A Trial Judge Is Capable to Disregard Known Facts In Reaching His Decision

In M.E.G., 353 So. 2d 594, 595 (Fla. 4th DCA 1977) the Fourth District explained that a judge is in a position to weigh testimony, assess credibility and resolve conflicts, just like a jury, when he sits as a trier of the facts. . . . He also decides what testimony is to be excluded as being violative of some evidentiary rule.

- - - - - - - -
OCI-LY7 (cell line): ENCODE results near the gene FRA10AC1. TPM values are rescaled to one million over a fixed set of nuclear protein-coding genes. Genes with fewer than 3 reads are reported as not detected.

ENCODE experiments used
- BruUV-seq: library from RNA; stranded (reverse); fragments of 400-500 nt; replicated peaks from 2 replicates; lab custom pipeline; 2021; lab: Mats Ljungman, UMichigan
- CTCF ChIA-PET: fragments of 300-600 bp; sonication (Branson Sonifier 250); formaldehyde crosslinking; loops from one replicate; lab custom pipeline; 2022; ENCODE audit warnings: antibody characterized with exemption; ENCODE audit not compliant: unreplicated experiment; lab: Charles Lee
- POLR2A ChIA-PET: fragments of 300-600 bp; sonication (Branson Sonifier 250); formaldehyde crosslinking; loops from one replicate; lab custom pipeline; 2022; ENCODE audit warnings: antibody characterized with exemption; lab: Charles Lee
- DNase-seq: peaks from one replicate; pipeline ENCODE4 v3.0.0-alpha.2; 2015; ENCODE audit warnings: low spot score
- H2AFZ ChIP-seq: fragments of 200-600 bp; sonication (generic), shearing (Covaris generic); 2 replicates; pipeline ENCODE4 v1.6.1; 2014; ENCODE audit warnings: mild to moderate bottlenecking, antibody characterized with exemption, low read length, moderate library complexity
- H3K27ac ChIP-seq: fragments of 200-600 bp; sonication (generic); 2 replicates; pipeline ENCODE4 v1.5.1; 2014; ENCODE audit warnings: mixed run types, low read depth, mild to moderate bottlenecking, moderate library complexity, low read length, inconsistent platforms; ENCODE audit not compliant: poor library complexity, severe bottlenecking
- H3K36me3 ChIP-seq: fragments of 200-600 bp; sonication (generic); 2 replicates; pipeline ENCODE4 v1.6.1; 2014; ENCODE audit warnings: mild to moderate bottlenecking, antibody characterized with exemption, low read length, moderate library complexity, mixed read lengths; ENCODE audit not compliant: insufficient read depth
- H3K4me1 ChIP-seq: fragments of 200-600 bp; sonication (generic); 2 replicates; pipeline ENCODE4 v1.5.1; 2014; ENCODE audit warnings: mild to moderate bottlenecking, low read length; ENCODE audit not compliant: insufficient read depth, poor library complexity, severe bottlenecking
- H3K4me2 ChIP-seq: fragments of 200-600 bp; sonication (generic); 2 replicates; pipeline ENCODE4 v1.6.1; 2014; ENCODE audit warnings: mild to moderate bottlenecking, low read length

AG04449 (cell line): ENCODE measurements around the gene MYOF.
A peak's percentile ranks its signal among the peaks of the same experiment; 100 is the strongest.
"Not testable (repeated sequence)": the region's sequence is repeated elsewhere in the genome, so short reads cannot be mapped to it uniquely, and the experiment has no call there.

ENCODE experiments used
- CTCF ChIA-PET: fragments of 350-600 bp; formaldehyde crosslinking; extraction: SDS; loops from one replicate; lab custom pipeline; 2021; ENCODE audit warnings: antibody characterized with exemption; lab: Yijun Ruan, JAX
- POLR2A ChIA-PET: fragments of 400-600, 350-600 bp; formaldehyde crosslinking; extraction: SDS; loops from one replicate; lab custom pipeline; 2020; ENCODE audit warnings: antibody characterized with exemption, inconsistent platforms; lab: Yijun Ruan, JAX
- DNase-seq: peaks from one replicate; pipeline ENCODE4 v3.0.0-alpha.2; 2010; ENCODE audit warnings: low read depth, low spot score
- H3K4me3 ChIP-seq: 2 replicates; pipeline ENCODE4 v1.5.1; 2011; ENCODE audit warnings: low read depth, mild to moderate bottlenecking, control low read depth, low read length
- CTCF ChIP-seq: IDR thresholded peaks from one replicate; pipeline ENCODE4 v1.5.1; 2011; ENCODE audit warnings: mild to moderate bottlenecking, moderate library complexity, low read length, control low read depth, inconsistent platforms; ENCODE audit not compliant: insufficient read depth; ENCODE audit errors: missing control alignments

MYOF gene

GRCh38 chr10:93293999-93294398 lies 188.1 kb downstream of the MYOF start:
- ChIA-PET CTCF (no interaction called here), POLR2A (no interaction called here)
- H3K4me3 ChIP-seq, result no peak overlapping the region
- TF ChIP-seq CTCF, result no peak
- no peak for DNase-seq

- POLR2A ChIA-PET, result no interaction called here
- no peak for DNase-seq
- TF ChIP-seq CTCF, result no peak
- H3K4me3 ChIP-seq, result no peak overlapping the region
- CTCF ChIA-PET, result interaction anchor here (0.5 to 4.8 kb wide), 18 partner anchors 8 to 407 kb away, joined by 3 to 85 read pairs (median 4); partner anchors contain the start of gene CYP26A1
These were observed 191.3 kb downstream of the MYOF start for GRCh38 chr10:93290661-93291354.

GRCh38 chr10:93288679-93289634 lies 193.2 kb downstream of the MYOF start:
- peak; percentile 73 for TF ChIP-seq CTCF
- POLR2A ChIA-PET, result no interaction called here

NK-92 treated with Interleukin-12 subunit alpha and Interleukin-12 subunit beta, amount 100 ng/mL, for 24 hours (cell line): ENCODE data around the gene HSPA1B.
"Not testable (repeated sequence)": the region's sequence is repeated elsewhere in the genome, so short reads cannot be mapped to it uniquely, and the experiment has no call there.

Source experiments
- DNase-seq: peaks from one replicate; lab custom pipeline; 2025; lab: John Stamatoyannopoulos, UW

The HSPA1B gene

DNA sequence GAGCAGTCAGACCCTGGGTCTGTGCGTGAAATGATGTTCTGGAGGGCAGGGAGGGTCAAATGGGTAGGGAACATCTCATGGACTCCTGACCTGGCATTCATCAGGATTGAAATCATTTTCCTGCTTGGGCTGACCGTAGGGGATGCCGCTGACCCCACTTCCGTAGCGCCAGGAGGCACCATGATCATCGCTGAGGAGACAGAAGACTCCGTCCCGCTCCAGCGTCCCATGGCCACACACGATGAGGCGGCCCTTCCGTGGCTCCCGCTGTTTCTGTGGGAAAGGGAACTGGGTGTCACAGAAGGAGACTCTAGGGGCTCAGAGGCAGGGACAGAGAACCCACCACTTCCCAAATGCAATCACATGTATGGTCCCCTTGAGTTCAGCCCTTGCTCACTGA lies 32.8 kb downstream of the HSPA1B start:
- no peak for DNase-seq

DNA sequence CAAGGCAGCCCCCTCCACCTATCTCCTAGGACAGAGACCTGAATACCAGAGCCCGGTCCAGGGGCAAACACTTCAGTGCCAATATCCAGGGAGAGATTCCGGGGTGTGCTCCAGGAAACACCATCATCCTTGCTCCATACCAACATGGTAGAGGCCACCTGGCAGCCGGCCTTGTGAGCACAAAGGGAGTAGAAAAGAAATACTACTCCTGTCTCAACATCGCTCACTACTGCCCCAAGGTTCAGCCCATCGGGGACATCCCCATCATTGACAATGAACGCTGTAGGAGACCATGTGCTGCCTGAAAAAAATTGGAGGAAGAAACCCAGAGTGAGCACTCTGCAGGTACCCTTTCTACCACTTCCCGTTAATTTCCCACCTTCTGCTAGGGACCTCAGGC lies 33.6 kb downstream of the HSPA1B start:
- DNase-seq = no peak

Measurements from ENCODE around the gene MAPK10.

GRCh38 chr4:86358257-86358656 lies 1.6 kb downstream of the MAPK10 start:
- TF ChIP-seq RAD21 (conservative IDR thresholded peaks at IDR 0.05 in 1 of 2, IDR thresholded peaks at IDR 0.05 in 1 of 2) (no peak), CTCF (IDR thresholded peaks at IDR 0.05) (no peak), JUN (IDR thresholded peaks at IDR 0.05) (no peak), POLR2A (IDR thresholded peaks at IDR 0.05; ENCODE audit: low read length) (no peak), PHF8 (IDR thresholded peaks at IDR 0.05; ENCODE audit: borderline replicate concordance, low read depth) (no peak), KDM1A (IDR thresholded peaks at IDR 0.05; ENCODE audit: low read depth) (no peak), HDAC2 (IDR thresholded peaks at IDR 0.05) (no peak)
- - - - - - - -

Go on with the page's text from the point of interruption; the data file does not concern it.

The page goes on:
He sits in the unique position of admitting and excluding testimony and then weighing what he admits and disregarding what he excluded.

In the recent case of Alford v. State, 355 So. 2d 108 (Fla. 1977), . . . it was recognized that a trial judge may be made aware of facts bearing on sentencing issues but that he was capable of disregarding the known facts in reaching his decision.

Therefore, extending Alford to this case, we feel the trial judge is able to disregard the improper testimony in making his decision, thereby rendering the "error" harmless. 353 So. 2d at 595.